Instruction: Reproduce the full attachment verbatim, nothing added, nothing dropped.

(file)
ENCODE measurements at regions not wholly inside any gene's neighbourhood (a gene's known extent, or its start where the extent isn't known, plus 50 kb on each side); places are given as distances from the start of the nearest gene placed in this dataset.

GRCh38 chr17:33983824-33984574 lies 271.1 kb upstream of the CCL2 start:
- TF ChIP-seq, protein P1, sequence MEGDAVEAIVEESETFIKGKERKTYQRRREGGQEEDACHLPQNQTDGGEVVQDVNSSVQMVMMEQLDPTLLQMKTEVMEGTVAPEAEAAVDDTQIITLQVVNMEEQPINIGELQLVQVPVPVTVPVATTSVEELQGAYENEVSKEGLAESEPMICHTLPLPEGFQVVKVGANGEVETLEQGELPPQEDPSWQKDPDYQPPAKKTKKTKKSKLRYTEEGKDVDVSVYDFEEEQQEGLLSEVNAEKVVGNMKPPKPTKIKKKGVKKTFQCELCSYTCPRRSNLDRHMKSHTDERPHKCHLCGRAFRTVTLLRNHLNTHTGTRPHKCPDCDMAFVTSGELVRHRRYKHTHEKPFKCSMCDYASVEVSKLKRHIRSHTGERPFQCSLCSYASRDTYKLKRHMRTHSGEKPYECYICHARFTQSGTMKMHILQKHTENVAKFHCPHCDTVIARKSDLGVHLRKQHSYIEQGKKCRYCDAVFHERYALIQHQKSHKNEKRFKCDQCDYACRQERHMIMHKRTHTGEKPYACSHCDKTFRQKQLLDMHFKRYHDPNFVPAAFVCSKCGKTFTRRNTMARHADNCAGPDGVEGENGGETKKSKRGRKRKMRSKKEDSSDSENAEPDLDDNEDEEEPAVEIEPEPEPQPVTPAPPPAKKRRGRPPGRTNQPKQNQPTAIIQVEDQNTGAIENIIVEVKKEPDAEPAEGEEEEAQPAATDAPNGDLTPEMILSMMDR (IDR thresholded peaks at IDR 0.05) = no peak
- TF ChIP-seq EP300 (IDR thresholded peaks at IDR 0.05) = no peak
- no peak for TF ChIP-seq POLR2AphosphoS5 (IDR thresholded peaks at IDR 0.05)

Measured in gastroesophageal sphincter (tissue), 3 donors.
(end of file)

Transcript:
ENCODE measurements at regions not wholly inside any gene's neighbourhood (a gene's known extent, or its start where the extent isn't known, plus 50 kb on each side); places are given as distances from the start of the nearest gene placed in this dataset.

GRCh38 chr17:33983824-33984574 lies 271.1 kb upstream of the CCL2 start:
- TF ChIP-seq, protein P1, sequence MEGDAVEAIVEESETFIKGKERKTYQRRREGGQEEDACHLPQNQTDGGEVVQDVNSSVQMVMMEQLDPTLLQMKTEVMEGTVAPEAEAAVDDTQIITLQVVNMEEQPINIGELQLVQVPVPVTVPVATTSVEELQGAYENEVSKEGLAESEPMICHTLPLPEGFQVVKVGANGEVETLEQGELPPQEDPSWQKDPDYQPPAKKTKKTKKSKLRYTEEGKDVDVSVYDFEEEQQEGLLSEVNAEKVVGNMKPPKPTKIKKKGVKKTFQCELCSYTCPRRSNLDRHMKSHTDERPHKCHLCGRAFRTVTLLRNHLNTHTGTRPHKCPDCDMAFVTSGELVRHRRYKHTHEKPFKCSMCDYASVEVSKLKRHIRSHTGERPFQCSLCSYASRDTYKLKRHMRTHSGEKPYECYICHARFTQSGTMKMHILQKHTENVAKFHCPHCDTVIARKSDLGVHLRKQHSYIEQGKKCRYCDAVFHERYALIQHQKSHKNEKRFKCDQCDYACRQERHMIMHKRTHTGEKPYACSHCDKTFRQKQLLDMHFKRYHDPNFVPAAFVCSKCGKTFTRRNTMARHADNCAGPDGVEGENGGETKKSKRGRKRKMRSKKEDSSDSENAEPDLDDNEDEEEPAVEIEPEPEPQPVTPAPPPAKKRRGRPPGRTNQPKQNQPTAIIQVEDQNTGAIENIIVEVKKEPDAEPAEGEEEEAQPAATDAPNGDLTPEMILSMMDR (IDR thresholded peaks at IDR 0.05) = no peak
- TF ChIP-seq EP300 (IDR thresholded peaks at IDR 0.05) = no peak
- no peak for TF ChIP-seq POLR2AphosphoS5 (IDR thresholded peaks at IDR 0.05)

Measured in gastroesophageal sphincter (tissue), 3 donors.